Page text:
He was the Golden Boy.
In high school, Danny Holland could do no wrong.
As legendary federal court judge Miles Lord reminded him on Jan. 12, 1970: “You won athletic letters in football and track four years each and three years in basketball. You served as junior editor and senior editor of your high school newspaper. Vice president of the student council, and treasurer of the Luther League. You were co-captain of the debate team and participated in several categories of your high school’s forensics competition. You were a National Merit Scholar and received an American Legion Citizenship award. You also received a four-year journalism scholarship from WCCO-TV.”
He then went on to sentence Danny Holland to two years in federal prison for refusing induction into the armed services of the United States.
Daniel — he goes by Daniel now — was two years ahead of me, and I have to confess (sorry Dan) I didn’t like him much. Didn’t like him at all, in fact, and I have no reason not to think the feeling was reciprocal.
I was a short, scrawny smartmouth who made a point of not showing proper deference to Caledonia High’s adolescent demigods. He, in turn, was the demigod who put me in a headlock and proceeded with a fierce double-knuckle noogie while frog marching me the length of the center aisle of Immanuel Lutheran Church as just penalty for a particularly irreverent comment made just before choir practice.
And if that wasn’t reason enough to resent him, it seemed that my every step away from the straight and narrow was met with the admonition, “You should be more like Danny Holland…”
Y’know, they were right.
Growing up in the ‘60s, the draft and the Vietnam War it sustained hung over us all. As the casualty lists grew longer, opposition to the war grew stronger, and each of us was faced with hard choices that could shape the course of our lives.
You have free articles remaining.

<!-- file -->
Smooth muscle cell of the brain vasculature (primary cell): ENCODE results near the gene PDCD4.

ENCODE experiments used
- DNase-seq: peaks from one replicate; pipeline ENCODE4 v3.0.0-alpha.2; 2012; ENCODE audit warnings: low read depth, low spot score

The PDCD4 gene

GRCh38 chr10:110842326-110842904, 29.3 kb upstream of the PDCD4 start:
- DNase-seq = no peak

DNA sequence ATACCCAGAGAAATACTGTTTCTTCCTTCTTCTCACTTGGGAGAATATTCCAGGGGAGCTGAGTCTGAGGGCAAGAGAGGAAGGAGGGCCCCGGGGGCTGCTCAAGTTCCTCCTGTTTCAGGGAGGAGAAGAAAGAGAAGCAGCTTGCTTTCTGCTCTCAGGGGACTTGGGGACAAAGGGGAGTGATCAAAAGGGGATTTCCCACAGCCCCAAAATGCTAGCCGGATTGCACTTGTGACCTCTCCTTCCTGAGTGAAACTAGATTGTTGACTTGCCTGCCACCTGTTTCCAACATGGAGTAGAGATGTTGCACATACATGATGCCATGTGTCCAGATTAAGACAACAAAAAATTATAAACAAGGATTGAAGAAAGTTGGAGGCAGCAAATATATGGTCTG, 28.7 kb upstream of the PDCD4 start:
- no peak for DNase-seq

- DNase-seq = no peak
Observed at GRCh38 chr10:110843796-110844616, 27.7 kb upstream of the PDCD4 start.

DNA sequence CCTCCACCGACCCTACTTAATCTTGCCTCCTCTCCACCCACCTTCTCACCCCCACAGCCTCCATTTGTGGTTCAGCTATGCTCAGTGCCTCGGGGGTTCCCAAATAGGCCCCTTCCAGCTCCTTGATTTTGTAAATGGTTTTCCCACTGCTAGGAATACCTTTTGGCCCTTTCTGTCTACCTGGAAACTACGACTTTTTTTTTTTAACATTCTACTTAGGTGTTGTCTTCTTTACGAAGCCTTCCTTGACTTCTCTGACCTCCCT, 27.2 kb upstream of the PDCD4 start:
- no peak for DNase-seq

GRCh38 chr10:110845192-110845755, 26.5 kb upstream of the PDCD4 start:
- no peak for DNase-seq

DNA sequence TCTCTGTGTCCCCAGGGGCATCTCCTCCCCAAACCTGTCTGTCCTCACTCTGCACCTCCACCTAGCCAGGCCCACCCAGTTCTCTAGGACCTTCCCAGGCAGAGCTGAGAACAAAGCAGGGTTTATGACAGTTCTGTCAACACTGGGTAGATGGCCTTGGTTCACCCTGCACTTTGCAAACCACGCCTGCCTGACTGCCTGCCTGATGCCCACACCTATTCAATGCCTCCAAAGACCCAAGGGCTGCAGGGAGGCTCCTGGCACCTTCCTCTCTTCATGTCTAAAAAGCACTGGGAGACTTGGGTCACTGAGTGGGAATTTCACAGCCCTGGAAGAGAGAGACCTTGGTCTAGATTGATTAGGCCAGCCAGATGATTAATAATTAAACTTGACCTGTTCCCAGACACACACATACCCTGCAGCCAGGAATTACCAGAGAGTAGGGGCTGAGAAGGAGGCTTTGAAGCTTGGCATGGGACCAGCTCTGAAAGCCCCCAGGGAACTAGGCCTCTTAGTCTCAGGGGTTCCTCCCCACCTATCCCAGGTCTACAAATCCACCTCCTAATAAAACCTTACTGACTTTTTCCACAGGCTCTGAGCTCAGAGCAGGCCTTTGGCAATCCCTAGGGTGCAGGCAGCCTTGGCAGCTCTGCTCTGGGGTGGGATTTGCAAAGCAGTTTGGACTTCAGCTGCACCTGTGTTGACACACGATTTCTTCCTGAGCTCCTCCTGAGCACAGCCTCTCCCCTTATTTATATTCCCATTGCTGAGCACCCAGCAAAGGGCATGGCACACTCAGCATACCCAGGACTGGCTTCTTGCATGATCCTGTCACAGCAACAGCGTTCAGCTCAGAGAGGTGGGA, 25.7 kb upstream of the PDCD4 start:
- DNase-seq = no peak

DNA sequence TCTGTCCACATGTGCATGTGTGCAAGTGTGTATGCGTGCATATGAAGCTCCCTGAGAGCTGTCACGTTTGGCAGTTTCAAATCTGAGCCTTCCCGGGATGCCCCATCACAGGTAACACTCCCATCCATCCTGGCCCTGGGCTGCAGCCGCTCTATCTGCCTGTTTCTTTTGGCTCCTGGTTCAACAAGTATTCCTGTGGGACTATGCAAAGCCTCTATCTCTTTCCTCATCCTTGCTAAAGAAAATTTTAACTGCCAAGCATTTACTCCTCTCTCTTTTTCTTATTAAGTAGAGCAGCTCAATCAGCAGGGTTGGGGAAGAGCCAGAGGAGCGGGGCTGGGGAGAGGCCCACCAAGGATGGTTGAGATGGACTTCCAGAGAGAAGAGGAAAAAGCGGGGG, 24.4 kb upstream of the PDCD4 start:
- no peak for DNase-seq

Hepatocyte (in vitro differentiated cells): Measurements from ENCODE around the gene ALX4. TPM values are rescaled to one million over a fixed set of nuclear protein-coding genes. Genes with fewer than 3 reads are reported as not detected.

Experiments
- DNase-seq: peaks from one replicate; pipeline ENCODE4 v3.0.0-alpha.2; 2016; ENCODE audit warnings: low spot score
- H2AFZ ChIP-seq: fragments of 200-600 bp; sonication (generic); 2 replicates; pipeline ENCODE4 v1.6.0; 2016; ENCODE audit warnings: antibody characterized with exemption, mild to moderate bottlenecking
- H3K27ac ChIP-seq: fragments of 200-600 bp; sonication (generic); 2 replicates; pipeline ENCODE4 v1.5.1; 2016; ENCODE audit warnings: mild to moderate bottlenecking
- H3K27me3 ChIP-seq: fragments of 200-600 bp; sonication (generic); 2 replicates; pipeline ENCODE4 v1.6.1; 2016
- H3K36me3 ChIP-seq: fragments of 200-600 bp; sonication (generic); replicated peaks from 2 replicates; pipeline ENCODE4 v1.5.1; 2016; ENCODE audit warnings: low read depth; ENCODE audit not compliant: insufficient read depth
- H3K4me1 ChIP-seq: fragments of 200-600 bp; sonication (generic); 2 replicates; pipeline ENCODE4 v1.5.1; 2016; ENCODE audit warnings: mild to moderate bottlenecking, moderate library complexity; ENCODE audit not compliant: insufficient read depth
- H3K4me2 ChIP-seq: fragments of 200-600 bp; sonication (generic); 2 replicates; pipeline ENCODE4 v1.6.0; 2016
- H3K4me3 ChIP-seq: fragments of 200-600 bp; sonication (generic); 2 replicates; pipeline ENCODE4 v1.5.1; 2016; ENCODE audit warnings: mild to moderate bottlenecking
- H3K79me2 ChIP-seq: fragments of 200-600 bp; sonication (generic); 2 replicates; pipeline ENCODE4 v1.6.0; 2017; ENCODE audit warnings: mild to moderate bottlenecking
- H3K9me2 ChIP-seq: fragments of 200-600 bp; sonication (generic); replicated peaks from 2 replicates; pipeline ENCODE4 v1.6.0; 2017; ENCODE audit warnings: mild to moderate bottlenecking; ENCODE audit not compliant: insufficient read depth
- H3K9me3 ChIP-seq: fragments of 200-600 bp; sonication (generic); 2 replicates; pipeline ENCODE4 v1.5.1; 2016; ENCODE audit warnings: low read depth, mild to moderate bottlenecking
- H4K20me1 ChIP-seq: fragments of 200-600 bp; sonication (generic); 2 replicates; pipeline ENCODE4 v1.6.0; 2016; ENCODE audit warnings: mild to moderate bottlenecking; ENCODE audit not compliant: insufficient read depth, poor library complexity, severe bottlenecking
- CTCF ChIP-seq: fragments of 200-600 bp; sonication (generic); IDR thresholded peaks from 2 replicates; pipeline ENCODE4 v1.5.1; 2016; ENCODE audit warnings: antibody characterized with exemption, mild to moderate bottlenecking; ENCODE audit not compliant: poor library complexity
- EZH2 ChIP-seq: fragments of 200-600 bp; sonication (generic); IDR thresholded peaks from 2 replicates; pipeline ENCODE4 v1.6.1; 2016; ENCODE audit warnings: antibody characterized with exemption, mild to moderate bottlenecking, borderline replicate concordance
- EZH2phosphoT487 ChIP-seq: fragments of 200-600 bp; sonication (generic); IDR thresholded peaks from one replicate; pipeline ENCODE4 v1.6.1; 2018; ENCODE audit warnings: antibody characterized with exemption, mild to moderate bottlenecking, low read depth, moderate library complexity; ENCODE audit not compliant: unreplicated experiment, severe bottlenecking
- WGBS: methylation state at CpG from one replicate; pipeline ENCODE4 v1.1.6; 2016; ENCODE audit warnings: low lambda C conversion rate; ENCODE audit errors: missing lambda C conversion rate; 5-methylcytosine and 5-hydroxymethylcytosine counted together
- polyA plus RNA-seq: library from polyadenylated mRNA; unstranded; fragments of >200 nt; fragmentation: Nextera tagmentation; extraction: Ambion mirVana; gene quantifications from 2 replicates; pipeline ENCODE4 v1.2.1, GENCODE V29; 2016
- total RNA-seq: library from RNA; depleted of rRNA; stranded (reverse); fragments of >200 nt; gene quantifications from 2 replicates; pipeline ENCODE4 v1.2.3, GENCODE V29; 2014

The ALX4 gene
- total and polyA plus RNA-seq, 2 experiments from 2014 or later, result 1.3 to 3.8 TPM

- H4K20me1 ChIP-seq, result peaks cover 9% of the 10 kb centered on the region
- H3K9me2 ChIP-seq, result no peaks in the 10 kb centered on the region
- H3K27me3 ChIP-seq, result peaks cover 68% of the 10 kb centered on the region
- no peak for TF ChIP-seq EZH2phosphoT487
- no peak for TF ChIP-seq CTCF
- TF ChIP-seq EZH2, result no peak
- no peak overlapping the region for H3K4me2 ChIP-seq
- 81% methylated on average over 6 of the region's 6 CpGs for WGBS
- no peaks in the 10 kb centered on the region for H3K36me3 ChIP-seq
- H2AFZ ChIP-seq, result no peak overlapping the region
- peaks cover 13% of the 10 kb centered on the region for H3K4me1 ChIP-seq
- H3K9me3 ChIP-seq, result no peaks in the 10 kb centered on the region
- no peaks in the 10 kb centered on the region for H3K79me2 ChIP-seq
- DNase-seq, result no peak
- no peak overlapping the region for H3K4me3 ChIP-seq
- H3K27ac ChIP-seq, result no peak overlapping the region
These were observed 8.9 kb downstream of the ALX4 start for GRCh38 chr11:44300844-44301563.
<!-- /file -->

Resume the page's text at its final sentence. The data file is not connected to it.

For Daniel, opposition to the war literally began on his father’s lap. He grew up reading the newspaper with his dad and recalled the day in 1959 when a story appeared reporting the death of two American servicemen in Vietnam. “It’s not our fight. We should get our troops out of there,” was the elder Holland’s reaction. It stayed with his son.
And barely 16 months later, Daniel’s father would be dead, a victim of an auto accident on a quiet country road.
“I still come to tears if I dwell on my father’s death,” Daniel wrote, “just as the loved ones of our soldiers killed in Vietnam must also feel their losses to this day. Knowing the pain a family endures after the sudden loss of a loved one made it unbearable for me to witness the relentless progression of death brought on by the prosecution of a war increasingly devoid of any value or purpose…”
In time, that awareness would lead him to realize “it was time for me to join the ranks of those who had already put their lives on the line by trying to stop the war by stopping the draft, ... Americans whose moral compass demanded they act on their knowledge of the difference between good and evil. ... I knew in my heart the right and honorable thing to do was to stand up in public and declare, ‘Hell no! We will not fight this war anymore.’”
On Sept. 28, 1968, Daniel Holland refused induction.
I hadn’t seen Daniel since the night he graduated from high school when we found ourselves at the same table having lunch after the funeral of a mutual friend back in Caledonia. He told me he was writing a book about his experiences with the draft and the resistance and offered to send me a copy when it was published. It arrived a few weeks ago.
After reading it, I like Daniel a lot better … I can almost forgive him for that noogie. And yes, I do wish that through my life I’d been more like Dan Holland — to have had the courage to act on what I knew to be right and bear the cost. His book is a reminder that we all make that choice and that choice shapes our lives forever.
Dan’s book is called “Death Wins All Wars,” and you can order it on Amazon.
It’s worth your money. It’s worth your time.
It might even change your life.